Nonsurgical vaginal rejuvenation options blossomed in 2017. Websites, such as Zwivel.com, predicted that vaginal rejuvenation would be a top trend in 2017. Marketing flourished for radiofrequency and laser devices. And the statistics by the International Society of Aesthetic Plastic Surgery showed vaginal rejuvenation was growing at an unprecedented rate, according to a story published August 2017 on The Aesthetic Channel.
But as much as it looks like it’s been — and is — a slam-dunk, there’s still a lot about nonsurgical vaginal rejuvenation with radiofrequency and lasers that’s more hype than established reality, researchers say.
Treatments with devices, from ThermiVA (Thermi) and Geneveve (Viveve) to the FemiLift (Alma Lasers), seem to have benefit, are safe and well-tolerated, but there’s little in the way of strong evidence that they work to effectively treat specific symptoms, such as vaginal laxity, lack of lubrication, feeling of looseness or stress urinary incontinence. And quality studies haven’t been done to look at how long the treatments last, or if one treatment is better than another for a specific indication, according to Terry Myckatyn, M.D., professor of plastic and reconstructive surgery at Washington University School of Medicine, St. Louis, Mo.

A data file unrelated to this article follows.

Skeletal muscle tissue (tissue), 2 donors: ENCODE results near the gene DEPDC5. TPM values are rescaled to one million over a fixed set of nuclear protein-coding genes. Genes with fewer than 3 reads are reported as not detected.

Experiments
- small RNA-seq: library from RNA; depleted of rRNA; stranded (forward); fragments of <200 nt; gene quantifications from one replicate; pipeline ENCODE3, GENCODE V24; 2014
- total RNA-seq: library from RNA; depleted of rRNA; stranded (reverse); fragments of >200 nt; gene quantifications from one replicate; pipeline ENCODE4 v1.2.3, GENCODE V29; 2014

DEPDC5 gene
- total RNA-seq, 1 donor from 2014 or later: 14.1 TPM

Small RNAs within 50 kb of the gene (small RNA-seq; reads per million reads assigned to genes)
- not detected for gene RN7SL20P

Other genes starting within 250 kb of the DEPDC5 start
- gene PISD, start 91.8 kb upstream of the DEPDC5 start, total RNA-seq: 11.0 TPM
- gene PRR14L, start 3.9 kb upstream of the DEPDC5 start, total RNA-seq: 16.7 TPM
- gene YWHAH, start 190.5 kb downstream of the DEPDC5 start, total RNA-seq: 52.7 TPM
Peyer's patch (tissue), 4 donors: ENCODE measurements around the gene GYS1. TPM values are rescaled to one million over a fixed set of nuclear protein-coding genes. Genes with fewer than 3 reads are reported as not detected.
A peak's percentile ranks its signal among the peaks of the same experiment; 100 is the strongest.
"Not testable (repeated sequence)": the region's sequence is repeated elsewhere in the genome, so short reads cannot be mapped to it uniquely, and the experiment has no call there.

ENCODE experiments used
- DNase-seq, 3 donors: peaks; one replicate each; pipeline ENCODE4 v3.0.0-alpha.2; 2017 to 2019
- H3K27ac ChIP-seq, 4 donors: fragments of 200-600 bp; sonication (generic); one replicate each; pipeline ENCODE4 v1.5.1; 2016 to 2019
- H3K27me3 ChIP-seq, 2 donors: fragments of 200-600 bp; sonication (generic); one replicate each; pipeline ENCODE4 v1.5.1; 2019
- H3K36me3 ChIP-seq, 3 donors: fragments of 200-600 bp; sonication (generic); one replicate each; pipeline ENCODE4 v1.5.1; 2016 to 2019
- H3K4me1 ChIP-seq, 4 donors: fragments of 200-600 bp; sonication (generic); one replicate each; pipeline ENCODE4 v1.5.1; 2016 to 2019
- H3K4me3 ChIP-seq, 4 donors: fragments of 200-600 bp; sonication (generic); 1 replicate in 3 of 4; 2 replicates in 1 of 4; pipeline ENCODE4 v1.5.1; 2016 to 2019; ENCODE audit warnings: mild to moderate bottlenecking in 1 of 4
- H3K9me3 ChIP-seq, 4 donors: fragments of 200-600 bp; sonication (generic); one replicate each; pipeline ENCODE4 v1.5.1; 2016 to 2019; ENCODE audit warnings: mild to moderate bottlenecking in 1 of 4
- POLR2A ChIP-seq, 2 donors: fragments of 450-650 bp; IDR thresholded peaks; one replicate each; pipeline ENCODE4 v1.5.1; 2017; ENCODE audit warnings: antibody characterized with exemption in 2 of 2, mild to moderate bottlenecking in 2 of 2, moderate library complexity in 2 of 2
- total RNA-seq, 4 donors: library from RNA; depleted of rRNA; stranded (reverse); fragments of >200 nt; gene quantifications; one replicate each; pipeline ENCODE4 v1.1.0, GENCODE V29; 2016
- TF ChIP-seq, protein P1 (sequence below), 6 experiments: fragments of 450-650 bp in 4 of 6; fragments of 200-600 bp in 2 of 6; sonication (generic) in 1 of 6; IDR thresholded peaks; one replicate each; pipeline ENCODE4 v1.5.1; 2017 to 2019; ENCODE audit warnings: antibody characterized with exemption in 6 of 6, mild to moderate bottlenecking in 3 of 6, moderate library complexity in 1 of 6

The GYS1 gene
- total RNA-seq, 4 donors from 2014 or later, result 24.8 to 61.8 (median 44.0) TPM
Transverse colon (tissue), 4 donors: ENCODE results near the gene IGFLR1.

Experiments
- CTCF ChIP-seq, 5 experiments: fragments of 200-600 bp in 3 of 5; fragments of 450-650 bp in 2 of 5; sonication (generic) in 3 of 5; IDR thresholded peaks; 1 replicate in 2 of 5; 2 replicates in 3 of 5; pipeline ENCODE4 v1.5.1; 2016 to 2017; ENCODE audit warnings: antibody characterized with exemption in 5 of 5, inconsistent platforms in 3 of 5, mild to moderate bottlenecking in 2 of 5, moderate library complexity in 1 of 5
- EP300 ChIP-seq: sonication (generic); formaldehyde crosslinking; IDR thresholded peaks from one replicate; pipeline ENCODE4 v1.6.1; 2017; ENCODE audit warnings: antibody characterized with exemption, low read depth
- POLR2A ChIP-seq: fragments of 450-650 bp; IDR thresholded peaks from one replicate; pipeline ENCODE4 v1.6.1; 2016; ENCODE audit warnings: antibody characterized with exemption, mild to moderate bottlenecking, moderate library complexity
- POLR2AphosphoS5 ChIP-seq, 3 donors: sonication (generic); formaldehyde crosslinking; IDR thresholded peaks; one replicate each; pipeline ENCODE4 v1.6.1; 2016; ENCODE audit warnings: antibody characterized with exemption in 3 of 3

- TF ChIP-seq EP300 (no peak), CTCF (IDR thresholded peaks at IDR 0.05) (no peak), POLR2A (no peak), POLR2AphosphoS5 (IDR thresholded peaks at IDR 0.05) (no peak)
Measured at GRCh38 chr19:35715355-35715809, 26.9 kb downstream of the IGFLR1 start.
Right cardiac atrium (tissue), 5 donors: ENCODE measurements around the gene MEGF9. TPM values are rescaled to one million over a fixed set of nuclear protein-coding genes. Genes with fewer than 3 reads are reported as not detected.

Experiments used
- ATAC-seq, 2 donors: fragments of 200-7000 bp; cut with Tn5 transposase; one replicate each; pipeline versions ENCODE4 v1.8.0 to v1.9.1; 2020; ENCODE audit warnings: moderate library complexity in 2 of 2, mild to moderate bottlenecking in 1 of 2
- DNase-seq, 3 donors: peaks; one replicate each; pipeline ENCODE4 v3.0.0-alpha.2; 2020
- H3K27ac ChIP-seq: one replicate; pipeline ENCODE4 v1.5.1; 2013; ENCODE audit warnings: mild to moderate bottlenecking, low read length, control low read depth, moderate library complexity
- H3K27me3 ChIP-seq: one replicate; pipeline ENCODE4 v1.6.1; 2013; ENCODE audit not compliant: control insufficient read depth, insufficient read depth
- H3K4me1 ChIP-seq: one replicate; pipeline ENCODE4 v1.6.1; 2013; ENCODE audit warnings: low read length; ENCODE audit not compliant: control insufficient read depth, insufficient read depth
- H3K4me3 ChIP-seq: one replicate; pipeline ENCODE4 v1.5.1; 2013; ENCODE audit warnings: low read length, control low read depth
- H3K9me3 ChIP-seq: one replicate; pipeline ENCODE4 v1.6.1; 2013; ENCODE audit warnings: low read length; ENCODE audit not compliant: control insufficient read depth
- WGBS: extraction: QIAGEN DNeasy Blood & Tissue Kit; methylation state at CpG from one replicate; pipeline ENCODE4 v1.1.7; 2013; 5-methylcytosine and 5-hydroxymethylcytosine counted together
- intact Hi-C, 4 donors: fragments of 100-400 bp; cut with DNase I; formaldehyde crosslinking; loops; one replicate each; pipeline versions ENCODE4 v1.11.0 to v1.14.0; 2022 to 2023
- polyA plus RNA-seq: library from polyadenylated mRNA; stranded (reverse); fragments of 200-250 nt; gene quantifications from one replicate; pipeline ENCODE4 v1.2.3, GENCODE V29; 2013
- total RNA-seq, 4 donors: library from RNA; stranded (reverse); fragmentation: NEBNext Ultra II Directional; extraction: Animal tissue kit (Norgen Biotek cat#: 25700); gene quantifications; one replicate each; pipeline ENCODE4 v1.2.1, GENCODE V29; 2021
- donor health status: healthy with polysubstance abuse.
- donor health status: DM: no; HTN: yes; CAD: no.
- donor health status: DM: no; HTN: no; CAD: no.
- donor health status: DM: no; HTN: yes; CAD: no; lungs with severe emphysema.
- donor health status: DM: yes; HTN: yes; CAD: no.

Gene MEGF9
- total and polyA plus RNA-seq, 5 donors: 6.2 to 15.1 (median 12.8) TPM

“In this space, there are still a lot of unknowns. There are a lot of claims by companies. And the available research is what we would call observational…,” says Dr. Myckatyn, author of a literature review and comprehensive update on nonsurgical vulvovaginal rejuvenation with radiofrequency and laser devices, published in September 2017 in the Aesthetic Surgery Journal.
That lack of studies leaves cosmetic physicians and patients in a little bit of limbo, according to Dr. Myckatyn.
“At the end of the day, you buy these machines, they’re expensive and you want to be able to offer something that is consistent with the values of your practice, which is that you have good outcomes, patients are satisfied and essentially that you’re not duping them into doing something that’s new and sort of taking advantage, only to find out weeks or months later that it really didn’t do anything,” he says.